Floating ramp, new parking lot for Supenaam Stelling
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The Supenaam Stelling is slated to benefit from a floating ramp, and a new parking lot
The Supenaam Stelling is slated to benefit from a floating ramp, and a new parking lot

–as authorities allocated $50M for additional work

THE Government of Guyana will be injecting another $50 million to further improve accessibility at the Supenaam Stelling, located near the village of Good Hope, in Region Two (Pomeroon-Supenaam).

The announcement was made on Friday afternoon by Public Works Minister, Bishop Juan Edghill, who was at the time accompanying President Dr. Irfaan Ali on a massive two-day Cabinet outreach in Essequibo, and several of its nearby riverine areas.

According to Minister Edghill, the additional works will satisfy three particular needs that the residents and stelling users have had, and long complained about. The first has to do with improved parking capacity for persons leaving the Supenaam port.

“Persons who drive their vehicles to catch the speedboat to go to Georgetown and return on the same day, [they have] a difficulty with parking; you need to have your parking in a safe area, so that you can go and come back,” the minister said.

He said that within the coming months, the government, via the Public Works Ministry, will be specifically creating a space for parking.
“That’s going to be completed before the end of this year,” Edghill posited.

He said tenders for developmental works within the area were opened just a few days ago, and that the evaluation and awards of the related contracts are imminent.

Secondly, Edghill said that the ministry has been receiving multiple complaints relating to the “steepness” of the stelling ramp, and that this, too, will be remedied.

“Where the ramps are, almost in the channel,” the Public Works Minister noted.
In providing more specific details, Edghill said that the government will be moving to procure, from an overseas supplier, a floating ramp.
“…So, as the tides go up and come down, the boats will be able to comfortably moor, and we would be able to enter and exit [the boats] in a safe manner,” Edghill said.

Thirdly, he related that the additional works will also address some of the difficulties that speedboat operators plying the route usually face.
One of the more pressing issues, according to Edghill, has to do with affording speedboat operators easier and more convenient access to the gas station. He said that efforts will be made to ensure the installation of steps and a separate ramp leading to the fuel pump.

Aside from enhancing the infrastructure at the stelling, Edghill said that the ministry, along with its Maritime Administration Department (MARAD), is also working to improve efficiency of the ferry service, which continues to be bombarded by unregulated vehicle and passenger traffic.
As a remedy, Edghill and his team are eyeing the establishment of a platform to allow for electronic bookings.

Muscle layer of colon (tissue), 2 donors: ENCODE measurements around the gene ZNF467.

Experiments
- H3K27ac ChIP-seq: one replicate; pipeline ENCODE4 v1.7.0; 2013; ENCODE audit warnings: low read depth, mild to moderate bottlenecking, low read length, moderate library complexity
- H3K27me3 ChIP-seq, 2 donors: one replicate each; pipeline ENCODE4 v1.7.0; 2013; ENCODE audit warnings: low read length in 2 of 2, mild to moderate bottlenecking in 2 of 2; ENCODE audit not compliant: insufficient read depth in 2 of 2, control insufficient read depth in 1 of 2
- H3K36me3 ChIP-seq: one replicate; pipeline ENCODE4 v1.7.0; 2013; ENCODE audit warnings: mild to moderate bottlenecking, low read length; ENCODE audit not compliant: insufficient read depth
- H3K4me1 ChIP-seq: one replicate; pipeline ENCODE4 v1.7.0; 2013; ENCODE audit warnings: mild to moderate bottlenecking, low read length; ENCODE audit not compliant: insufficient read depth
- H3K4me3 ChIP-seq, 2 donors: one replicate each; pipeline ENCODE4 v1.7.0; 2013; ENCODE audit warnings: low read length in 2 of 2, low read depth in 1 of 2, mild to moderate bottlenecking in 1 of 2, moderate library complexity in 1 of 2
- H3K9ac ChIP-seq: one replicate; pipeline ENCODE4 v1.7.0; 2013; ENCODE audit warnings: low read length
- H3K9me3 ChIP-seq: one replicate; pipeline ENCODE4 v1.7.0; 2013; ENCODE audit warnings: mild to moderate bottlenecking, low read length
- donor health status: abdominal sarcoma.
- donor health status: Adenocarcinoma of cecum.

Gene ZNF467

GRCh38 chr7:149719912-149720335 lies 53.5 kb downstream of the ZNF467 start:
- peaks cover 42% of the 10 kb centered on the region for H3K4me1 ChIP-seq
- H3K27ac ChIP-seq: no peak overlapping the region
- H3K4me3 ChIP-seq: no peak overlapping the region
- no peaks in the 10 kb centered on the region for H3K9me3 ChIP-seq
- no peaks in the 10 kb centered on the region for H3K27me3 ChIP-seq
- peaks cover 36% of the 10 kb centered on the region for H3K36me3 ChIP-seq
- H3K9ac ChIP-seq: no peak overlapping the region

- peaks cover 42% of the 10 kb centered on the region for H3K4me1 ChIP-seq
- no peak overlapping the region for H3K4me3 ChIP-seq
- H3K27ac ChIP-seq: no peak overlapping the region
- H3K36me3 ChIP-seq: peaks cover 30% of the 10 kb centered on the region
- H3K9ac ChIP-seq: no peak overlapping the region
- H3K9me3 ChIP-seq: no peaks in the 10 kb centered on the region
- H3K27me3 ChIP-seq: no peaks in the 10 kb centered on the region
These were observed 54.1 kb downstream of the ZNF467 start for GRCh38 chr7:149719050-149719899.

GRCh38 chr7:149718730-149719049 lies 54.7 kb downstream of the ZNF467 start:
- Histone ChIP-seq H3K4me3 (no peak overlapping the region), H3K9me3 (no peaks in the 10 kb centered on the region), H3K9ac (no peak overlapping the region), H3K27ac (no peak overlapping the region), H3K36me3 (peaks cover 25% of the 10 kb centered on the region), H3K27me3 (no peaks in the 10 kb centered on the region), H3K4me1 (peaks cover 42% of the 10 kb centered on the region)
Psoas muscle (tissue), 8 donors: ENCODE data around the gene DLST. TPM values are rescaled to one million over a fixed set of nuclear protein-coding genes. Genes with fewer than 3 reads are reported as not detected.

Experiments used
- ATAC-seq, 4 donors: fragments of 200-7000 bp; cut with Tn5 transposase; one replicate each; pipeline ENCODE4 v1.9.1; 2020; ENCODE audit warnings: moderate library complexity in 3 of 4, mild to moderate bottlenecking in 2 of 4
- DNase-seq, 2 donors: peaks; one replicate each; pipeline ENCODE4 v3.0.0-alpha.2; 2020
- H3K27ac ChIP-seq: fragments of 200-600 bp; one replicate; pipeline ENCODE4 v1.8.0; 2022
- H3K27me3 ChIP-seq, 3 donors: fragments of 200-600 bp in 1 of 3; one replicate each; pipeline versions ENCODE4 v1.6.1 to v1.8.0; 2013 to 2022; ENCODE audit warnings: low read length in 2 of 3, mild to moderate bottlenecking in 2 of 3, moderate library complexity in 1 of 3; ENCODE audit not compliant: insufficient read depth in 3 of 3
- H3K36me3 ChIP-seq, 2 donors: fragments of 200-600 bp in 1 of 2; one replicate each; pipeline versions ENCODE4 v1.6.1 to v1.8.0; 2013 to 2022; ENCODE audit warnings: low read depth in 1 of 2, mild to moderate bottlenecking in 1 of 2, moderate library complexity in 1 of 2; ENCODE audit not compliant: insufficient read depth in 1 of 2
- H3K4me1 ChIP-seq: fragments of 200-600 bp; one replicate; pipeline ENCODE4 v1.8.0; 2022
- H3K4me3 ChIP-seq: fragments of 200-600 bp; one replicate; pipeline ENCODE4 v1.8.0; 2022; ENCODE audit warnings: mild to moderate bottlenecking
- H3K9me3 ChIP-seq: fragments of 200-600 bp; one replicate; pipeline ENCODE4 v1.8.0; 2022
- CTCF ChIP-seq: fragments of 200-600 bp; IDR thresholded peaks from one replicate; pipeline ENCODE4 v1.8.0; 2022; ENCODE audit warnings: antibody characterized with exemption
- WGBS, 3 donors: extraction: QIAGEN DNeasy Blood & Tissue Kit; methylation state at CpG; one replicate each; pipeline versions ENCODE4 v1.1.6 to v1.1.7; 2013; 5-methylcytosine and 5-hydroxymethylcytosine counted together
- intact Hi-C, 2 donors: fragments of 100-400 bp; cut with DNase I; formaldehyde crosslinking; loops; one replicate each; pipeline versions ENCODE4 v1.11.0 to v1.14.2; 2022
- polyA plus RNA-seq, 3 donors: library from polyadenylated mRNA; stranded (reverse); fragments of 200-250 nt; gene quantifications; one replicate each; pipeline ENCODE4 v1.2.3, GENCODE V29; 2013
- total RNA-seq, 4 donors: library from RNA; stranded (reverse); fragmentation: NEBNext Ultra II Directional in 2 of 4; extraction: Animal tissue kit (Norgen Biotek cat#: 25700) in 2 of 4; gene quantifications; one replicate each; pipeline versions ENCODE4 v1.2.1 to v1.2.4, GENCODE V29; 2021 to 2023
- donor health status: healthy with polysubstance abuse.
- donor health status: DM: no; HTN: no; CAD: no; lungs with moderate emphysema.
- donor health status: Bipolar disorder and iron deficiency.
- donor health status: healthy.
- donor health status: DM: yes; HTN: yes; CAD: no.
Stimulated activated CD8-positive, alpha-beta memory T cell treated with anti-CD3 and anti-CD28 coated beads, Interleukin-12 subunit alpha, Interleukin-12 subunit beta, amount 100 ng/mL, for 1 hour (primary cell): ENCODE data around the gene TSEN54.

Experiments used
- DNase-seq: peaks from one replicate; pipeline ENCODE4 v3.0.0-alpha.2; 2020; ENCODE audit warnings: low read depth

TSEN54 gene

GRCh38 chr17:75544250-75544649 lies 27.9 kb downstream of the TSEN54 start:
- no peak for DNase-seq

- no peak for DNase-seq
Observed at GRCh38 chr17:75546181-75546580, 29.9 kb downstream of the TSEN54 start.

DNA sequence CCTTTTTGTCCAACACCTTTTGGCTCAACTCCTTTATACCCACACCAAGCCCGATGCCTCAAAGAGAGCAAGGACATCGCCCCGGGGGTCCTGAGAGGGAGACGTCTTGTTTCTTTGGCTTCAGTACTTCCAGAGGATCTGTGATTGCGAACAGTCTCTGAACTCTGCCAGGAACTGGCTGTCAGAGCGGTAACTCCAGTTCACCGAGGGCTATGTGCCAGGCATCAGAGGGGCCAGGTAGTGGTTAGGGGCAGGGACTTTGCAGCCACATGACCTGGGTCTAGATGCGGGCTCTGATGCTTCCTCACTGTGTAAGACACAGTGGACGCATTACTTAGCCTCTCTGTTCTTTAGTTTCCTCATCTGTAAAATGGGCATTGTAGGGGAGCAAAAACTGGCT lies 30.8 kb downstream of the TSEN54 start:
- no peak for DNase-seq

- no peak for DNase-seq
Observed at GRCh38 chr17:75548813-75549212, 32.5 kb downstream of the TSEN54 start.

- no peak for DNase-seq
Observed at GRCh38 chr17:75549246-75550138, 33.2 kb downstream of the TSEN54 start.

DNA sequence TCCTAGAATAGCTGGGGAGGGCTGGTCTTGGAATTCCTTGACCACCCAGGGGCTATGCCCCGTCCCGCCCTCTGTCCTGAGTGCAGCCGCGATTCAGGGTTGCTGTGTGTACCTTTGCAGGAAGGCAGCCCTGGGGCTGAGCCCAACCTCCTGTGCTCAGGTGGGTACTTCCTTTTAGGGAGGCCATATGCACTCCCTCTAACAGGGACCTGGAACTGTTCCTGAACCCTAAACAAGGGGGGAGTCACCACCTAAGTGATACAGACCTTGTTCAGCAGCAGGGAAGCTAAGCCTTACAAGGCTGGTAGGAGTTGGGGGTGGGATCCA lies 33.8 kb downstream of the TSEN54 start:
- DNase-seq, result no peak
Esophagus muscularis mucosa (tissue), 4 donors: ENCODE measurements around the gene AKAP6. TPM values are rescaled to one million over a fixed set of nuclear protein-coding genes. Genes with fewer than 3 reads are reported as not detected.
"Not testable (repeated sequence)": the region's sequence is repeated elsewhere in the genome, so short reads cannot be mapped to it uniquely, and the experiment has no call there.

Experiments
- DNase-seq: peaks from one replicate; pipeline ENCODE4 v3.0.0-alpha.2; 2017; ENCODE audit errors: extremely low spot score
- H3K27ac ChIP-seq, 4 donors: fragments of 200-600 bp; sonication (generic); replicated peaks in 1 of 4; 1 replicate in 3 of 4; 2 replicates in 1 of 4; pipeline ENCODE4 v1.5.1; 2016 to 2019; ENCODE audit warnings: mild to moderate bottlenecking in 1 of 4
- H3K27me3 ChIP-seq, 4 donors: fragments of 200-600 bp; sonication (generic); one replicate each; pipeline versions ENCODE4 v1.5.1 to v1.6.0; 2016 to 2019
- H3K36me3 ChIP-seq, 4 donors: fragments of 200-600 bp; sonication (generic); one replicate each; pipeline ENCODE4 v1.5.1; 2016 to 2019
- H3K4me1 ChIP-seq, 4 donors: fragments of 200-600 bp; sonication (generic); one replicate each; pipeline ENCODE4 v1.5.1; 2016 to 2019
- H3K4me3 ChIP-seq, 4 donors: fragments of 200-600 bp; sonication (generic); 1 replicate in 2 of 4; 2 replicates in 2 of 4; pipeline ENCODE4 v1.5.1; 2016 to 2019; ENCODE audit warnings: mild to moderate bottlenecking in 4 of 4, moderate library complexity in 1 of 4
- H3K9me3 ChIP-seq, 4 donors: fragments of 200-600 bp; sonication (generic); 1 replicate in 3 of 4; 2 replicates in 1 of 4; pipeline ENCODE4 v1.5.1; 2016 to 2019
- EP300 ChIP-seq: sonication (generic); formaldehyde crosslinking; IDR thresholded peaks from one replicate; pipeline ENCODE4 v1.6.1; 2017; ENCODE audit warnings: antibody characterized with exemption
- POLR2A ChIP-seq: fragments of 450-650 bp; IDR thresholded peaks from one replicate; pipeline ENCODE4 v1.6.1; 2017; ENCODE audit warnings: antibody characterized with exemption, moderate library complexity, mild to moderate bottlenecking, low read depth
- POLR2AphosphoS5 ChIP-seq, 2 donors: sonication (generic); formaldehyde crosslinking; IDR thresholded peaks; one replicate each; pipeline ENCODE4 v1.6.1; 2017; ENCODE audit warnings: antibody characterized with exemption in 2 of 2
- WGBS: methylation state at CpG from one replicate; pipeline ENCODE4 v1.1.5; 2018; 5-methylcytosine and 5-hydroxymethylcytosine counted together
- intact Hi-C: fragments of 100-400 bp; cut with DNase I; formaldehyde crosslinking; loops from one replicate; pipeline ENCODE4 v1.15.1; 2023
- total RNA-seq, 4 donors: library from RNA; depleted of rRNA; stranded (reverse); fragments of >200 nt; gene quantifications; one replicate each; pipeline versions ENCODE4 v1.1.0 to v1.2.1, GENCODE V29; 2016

Emphasising the need for such a system, Edghill said that due to an influx of persons wanting to board the ferry, the operators are often forced to increase the ferry’s three trips to as much as seven in some cases.

Once the booking system goes Online, the minister said that persons wanting to travel will be able to have hassle-free access to key ferry information such as daily ooccupancy rates and schedule.

Additionally, in an effort to improve river transport in its entirety, Edghill said the high costs of new boat engines is something that would have to be examined, and, perhaps, remedied.

The minister went further to inform President Ali that due to its lower costs, many riverine residents have been purchasing used engines from abroad, instead of new ones; this, he said, attracts significantly higher maintenance costs. It was then announced that residents’ request for measures to lower the cost will be examined.

Outside of remedying faults, Minister Edghill said that his ministry is also keen on taking a proactive approach to examining areas of potential threat, so that those issues can be prevented.

“We have implemented a system of surveillance,” the minister said, adding that the operations of “rangers” have also been reintroduced.
These rangers, according to the Public Works Minister, will walk the length of the sea defences to identify potential risks.

Additionally, Edghill reminded that the region has benefitted from a number of significant road works within the past year. It was only recently that the government announced that it spent some $123.5 million on rehabilitating a number of community roads.

During this year alone, the government has plans to expend some $172.4 billion, or 45 per cent of its $383.1 billion budget on education, public infrastructure, and healthcare. Of this sum, $58.2 billion worth of planned expenditure on public infrastructure is the second largest component of the government’s fiscal programme.

On the capital side, the budget for infrastructure is $32.9 billion, or 32 per cent of the total allocation for 2021. The country’s aggregate capital provision for this year is $103 billion.

Further, the government’s total budget for road programmes is $23.7 billion, $7.9 billion of which will go specifically towards the development of community roads. Of the budgeted sum, $2.1 billion has been set aside for hinterland roads, and the rehabilitation of a number of hinterland airstrips.

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